OSAGE – There was something hidden in the darkness that most wouldn’t notice on the night of the Class 2A district track meet in Osage on May 8.
The track meet was lasting longer than expected, and the rain steadily increased its cadence as the night grew colder.
Underneath the stadium lights, athletes were fighting for spots at state in the running events. Some rejoiced in victory, while others found solace collapsing on the wet, grassy infield in defeat.
The few who knew about the dark black Chevy van parked behind the fence line were in the press box.
Osage athletic director Michael Henson was running his first district track meet, and was fulfilling a unique request. Waukon High School’s athletic director called earlier in the week asking for special accommodations for one parent.
Distance runner Megan O’Neill’s father, Joe, is in hospice care but was hoping to see her run in the 1,500 meters from inside a van.
Henson considered the parking lot 30 feet away from the track. With construction going on it would be mostly empty. He thought about having the van pull up to the fence around the track,, but bushes on either side blocked the view of two curves.
The best idea came from Osage Superintendent Barb Schwamman the day of the meet. The straightaway that extended to the entrance wasn’t being used for any races, so why not pull the van up on the track?
Just before the 400 hurdles, the gates opened and the van pulled up. The track’s curves and straightaways were in full view for the father sitting in the passenger seat.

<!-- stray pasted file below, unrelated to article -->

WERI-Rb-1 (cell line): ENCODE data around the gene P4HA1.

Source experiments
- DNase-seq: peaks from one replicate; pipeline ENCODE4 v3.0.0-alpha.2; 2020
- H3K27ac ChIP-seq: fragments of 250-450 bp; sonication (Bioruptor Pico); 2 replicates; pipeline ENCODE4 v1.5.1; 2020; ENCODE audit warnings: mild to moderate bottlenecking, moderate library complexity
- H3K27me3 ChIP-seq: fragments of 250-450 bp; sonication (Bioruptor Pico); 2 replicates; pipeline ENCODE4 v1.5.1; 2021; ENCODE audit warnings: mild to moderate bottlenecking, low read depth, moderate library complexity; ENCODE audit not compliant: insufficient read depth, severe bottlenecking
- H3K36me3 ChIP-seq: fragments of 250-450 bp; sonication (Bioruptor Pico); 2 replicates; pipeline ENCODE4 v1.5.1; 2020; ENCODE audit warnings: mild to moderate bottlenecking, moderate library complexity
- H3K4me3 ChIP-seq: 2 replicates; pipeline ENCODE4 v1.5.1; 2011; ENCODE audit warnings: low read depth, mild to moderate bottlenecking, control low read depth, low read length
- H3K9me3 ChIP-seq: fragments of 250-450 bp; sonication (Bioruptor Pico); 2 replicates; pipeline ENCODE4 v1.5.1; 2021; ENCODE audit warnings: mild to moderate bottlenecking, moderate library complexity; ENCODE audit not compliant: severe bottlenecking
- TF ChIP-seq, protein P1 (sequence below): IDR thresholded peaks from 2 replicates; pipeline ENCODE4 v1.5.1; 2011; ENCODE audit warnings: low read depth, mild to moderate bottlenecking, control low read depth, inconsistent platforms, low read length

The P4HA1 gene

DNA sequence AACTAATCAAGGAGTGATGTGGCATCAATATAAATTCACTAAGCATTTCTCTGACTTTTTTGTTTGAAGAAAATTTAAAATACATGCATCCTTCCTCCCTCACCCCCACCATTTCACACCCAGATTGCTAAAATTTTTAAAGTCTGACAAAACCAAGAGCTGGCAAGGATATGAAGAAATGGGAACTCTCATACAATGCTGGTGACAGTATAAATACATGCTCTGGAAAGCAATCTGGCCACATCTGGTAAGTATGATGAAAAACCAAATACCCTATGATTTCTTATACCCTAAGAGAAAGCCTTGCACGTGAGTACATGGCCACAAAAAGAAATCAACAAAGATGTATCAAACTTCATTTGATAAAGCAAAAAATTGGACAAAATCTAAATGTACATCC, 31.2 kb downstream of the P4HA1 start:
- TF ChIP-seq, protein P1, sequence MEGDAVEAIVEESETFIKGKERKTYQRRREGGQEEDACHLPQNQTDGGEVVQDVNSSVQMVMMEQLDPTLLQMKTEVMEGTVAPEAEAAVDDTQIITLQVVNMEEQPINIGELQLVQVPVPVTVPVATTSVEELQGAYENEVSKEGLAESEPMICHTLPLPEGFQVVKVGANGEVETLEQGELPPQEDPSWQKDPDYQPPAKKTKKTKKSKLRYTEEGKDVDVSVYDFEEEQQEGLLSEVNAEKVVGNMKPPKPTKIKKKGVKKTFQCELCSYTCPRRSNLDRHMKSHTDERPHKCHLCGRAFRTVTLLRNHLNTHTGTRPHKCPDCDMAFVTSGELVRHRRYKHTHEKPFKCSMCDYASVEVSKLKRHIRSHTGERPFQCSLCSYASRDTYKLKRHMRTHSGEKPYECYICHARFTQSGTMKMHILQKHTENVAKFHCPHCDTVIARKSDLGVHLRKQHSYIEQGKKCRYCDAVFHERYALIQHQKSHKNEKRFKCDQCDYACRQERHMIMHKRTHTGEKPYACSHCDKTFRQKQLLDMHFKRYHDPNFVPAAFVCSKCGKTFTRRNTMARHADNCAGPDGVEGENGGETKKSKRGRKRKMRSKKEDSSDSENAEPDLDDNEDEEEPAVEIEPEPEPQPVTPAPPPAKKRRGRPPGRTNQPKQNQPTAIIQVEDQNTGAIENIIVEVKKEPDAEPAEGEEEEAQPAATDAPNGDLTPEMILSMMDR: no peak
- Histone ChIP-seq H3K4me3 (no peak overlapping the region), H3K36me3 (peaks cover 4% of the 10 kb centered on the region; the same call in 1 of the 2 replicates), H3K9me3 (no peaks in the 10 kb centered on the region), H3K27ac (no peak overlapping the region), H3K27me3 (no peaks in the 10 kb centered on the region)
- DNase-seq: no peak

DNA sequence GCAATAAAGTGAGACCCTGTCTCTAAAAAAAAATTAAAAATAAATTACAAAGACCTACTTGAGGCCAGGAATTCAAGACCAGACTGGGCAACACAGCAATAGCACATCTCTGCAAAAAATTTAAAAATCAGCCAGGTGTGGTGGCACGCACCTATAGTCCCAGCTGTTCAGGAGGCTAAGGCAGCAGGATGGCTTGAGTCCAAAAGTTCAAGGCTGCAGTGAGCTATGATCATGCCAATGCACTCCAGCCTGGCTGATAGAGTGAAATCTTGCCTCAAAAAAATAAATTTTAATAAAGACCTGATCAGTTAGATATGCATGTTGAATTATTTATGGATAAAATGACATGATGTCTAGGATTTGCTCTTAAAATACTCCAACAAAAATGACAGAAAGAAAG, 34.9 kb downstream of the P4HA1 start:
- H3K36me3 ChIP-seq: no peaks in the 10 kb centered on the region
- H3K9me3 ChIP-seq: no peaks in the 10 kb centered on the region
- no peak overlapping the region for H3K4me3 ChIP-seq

“He had mentioned earlier that morning that he wasn’t feeling good and he wouldn’t make it,” Megan said over the phone Monday. “When I came around on the first lap, I noticed. It was really nice to know he could see me. ... I was really surprised that they let him drive all the way on the track.”
Joe is the former boys’ head track coach at Waukon High School. He saw every one of Megan’s track meets until this year, where this was only his second meet. Charles City allowed him to watch from behind the fence at the Northeast Iowa conference meet.
For the past two years he’s been battling two forms of lung cancer. After seven unsuccessful rounds of chemotherapy, Joe’s family enrolled him in hospice at the end of April.
“He’s always pushed me to go out for cross country and go out for track,” Megan said. “Running takes my mind off things.”
O’Neill ran her race, gliding at her pace into the night. For her family, it was more than just a race for state. It was about sharing the moments they had left together.
When she crossed the finish at 6 minutes, 6.57 seconds, she didn’t stop.
O’Neill jogged up to the black van, and the passenger window rolled down.
She held her father’s hand, exchanging words, then caught up with her teammates on the infield as the van backed off the track.
“I knew he was cheering me on the whole time and I honestly at that point didn’t care what my time was,” Megan said. “I could’ve gotten any time and it wouldn’t matter because all that mattered was that he made it to the race.”